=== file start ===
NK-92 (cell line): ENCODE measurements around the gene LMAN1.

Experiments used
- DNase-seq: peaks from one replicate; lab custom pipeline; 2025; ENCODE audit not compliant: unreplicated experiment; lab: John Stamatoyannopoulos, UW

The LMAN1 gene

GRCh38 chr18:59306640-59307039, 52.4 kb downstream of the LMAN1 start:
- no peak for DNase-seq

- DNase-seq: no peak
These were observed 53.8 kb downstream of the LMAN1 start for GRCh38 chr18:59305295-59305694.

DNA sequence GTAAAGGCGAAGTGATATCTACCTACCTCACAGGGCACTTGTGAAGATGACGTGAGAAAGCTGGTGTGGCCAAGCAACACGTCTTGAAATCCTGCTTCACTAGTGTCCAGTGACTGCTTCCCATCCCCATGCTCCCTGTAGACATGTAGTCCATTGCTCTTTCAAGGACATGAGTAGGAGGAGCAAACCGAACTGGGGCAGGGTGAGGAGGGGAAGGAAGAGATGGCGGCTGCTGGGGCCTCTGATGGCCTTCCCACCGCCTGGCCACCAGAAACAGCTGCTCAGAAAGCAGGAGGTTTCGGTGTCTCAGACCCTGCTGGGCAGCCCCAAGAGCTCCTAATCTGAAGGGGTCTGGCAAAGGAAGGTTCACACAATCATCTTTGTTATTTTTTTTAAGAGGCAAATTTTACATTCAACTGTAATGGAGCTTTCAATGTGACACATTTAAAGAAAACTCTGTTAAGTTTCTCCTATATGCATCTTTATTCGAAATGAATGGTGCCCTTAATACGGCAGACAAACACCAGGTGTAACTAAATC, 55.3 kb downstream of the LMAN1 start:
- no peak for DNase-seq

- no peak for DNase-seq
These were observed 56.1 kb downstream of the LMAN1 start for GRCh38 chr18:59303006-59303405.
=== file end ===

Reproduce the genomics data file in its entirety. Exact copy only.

NK-92 (cell line): ENCODE measurements around the gene LMAN1.

Experiments used
- DNase-seq: peaks from one replicate; lab custom pipeline; 2025; ENCODE audit not compliant: unreplicated experiment; lab: John Stamatoyannopoulos, UW

The LMAN1 gene

GRCh38 chr18:59306640-59307039, 52.4 kb downstream of the LMAN1 start:
- no peak for DNase-seq

- DNase-seq: no peak
These were observed 53.8 kb downstream of the LMAN1 start for GRCh38 chr18:59305295-59305694.

DNA sequence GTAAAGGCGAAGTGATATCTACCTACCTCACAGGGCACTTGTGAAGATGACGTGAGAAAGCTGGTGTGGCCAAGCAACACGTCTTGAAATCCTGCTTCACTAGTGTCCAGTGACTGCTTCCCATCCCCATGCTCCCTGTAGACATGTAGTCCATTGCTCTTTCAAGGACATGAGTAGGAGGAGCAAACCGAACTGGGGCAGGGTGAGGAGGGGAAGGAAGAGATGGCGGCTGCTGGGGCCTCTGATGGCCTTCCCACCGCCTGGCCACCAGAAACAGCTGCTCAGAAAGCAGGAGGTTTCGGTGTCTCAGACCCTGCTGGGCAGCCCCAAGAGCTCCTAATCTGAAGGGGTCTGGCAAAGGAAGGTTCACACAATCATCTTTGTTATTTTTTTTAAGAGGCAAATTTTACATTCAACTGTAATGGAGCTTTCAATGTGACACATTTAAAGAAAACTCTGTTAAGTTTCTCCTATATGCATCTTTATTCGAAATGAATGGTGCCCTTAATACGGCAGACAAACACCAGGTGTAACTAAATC, 55.3 kb downstream of the LMAN1 start:
- no peak for DNase-seq

- no peak for DNase-seq
These were observed 56.1 kb downstream of the LMAN1 start for GRCh38 chr18:59303006-59303405.